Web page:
The concentration of the thermoplastic polymer, the radiation-absorbing filler and the flame retardant additive can be in the ranges discussed above. By way of example, the concentration of the thermoplastic polymer can be in a range of about 50 percent to about 99.8 percent by volume, or any sub-range within this range. The concentration of the radiation-absorbing filler can be in a range of about 0.2 percent to about 50 percent by volume, or any sub-range within this range. And the concentration of the flame retardant additive can be in a range of about 0.1 to about 50 percent by volume, e.g., in a range of about 0.5 percent to about 45 percent, or in a range of about 1 percent to about 40 percent, or in a range of about 2 percent to about 35 percent, or in a range of about 2.5 percent to about 30 percent, or in a range of about 3 percent to about 25 percent, or in a range of about 4 percent to about 20 percent, or in a range of about 5 percent to about 15 percent.

Further understanding of various aspects of the present teachings can be obtained by reference to the following detailed description in conjunction with the associated drawings, which are described briefly below.

BRIEF DESCRIPTION OF THE DRAWINGS

FIG. 1 schematically depicts a vent according to an embodiment of the present teachings,

FIG. 2 schematic depicts a vent according to another embodiment of the present teachings,

FIG. 3 schematically depict an enclosure of an electronic device, e.g., a computer server, having a frame in which a vent according to an embodiment of the present teachings is incorporated,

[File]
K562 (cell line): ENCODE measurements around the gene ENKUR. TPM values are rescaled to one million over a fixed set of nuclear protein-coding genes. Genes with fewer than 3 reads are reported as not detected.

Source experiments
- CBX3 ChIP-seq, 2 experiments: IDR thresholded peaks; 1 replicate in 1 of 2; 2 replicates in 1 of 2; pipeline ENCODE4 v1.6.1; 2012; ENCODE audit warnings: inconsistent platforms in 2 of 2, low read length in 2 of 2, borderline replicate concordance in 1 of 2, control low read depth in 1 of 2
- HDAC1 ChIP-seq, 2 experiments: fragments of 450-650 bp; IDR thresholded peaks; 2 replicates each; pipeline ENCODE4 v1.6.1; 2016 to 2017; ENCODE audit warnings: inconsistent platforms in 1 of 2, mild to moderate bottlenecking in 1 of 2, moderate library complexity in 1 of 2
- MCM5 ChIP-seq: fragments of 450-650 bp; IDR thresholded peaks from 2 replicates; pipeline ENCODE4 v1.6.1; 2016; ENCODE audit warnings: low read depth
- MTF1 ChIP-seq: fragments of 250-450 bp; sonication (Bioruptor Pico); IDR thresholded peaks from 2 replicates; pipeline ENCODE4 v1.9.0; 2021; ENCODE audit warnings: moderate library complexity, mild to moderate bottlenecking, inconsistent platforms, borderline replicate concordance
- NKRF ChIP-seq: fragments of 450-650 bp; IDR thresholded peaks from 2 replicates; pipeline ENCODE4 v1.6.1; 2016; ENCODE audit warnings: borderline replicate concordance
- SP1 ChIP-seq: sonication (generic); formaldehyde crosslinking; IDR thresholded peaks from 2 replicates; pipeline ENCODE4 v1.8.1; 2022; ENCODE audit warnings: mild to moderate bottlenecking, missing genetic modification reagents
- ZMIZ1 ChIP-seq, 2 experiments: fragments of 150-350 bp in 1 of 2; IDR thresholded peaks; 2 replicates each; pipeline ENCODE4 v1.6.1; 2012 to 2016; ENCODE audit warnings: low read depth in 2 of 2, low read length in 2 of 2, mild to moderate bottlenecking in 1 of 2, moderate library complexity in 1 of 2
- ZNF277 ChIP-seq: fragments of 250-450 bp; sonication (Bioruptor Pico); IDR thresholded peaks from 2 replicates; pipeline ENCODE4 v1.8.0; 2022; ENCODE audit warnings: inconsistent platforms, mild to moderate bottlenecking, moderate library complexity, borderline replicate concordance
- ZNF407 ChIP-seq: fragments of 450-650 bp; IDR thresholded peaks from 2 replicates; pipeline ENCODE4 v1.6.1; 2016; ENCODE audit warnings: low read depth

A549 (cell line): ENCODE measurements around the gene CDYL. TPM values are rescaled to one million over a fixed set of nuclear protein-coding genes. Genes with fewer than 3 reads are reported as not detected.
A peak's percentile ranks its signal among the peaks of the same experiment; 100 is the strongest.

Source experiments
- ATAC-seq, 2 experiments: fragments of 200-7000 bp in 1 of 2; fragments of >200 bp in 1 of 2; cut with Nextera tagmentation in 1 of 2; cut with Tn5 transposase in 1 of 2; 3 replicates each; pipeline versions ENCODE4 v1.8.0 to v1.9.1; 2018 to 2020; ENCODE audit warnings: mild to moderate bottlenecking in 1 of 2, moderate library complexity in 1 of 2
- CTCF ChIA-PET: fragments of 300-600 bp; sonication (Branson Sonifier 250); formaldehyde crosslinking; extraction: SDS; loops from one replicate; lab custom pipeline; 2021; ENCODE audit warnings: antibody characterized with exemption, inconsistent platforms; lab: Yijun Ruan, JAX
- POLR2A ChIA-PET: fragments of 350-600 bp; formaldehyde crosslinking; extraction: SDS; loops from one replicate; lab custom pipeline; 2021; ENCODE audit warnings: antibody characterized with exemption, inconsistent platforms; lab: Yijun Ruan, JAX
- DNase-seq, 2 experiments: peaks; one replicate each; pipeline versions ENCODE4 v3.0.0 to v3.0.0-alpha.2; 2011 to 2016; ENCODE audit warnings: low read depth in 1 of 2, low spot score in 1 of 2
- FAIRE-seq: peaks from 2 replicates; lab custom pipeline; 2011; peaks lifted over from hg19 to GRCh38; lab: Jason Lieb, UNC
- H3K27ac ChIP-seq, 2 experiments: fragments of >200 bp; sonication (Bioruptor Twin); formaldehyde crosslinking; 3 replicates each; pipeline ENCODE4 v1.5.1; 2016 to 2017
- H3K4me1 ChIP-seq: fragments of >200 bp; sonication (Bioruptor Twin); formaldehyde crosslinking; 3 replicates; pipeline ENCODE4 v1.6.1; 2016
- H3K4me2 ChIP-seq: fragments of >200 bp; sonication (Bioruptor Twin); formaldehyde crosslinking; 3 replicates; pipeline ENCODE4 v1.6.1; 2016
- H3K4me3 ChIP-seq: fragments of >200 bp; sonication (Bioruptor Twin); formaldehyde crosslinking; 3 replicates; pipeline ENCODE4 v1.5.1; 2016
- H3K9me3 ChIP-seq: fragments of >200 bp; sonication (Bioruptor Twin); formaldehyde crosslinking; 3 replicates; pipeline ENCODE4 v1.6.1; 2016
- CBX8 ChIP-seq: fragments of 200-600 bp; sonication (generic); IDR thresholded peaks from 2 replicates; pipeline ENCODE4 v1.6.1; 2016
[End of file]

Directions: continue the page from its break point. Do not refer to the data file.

FIGS. 4A and 4B schematically depict another example of a vent according to an embodiment of the present teachings coupled to the frame of a computer server.

DETAILED DESCRIPTION

The present invention is generally directed to a vent for use with an electronic device, such as a computer server. The vent includes a porous polymeric body in which a radiation-absorbing filler is distributed. In some embodiments, the filler can absorb electromagnetic radiation at one or more frequencies in a range of about 1 GHz to about 110 GHz. Further, in some embodiments, a flame retardant additive is distributed within the polymeric body. The combination of the flame retardant additive and the radiation-absorbing filler can provide unexpected advantages. For example, it can help maintain the rigidity of the polymeric body for high concentrations of the radiation-absorbing filler, e.g., for concentrations of the filler greater than about 15% by weight.

The term “thermoplastic polymer” is known in the art and is used herein consistent with its common usage. To the extent that any additional explanation may be needed, a thermoplastic polymer is a polymer (i.e., a substance having a molecular structure consisting mainly or entirely of identical units bonded together, e.g., via covalent bonds) that becomes pliable or moldable above a temperature threshold and solidifies upon cooling.

The terms “absorptance” and “absorptance coefficient” are used herein interchangeably and consistent with common usage in the art to refer to the attenuation of the intensity of electromagnetic radiation passing through a length (z) of the medium in accordance with the following relation:


Iz=I0e−αz Equation (1)

wherein,

    • I0 denotes the initial intensity of the electromagnetic radiation,
    • Iz denotes the intensity of the electromagnetic radiation after passage through a length (z) of the medium, and
    • α denotes the absorptance coefficient.

Further, the ratio of Iz and I0, i.e.,

IzI0,

can be considered as the insertion loss of the medium.

The term “about” is used herein to indicate a variation of at most 5% about a numerical value.